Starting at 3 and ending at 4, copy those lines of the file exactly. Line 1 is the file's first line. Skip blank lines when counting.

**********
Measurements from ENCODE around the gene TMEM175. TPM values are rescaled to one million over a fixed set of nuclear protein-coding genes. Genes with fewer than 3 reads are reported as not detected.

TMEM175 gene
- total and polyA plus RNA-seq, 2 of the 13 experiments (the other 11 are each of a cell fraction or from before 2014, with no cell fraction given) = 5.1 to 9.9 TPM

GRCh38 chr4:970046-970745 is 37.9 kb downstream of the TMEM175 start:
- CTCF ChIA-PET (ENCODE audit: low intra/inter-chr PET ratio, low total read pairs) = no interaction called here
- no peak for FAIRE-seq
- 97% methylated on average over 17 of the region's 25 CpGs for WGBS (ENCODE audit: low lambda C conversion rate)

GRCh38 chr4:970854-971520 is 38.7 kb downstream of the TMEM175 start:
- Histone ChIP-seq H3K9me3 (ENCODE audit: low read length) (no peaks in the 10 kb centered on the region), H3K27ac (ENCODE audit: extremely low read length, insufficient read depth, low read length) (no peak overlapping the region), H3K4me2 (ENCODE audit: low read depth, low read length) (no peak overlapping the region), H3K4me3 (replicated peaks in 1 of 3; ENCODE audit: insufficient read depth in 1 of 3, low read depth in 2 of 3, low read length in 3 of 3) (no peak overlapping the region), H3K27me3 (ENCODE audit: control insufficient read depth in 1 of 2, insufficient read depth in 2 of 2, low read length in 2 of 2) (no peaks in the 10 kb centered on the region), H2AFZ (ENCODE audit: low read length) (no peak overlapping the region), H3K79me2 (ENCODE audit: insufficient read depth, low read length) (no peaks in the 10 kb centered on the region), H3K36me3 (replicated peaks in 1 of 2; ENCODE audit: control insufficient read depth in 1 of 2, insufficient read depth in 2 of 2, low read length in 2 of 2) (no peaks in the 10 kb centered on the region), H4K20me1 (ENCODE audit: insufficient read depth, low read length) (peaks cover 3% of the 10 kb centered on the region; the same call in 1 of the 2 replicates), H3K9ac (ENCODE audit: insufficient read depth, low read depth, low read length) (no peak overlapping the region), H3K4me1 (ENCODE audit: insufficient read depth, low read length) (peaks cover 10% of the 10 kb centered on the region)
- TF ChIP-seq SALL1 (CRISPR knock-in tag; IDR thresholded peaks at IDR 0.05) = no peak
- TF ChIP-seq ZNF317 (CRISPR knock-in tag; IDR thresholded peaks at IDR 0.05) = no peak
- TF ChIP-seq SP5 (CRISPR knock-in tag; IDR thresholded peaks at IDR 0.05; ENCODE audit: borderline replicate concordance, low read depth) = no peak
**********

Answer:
- total and polyA plus RNA-seq, 2 of the 13 experiments (the other 11 are each of a cell fraction or from before 2014, with no cell fraction given) = 5.1 to 9.9 TPM

GRCh38 chr4:970046-970745 is 37.9 kb downstream of the TMEM175 start: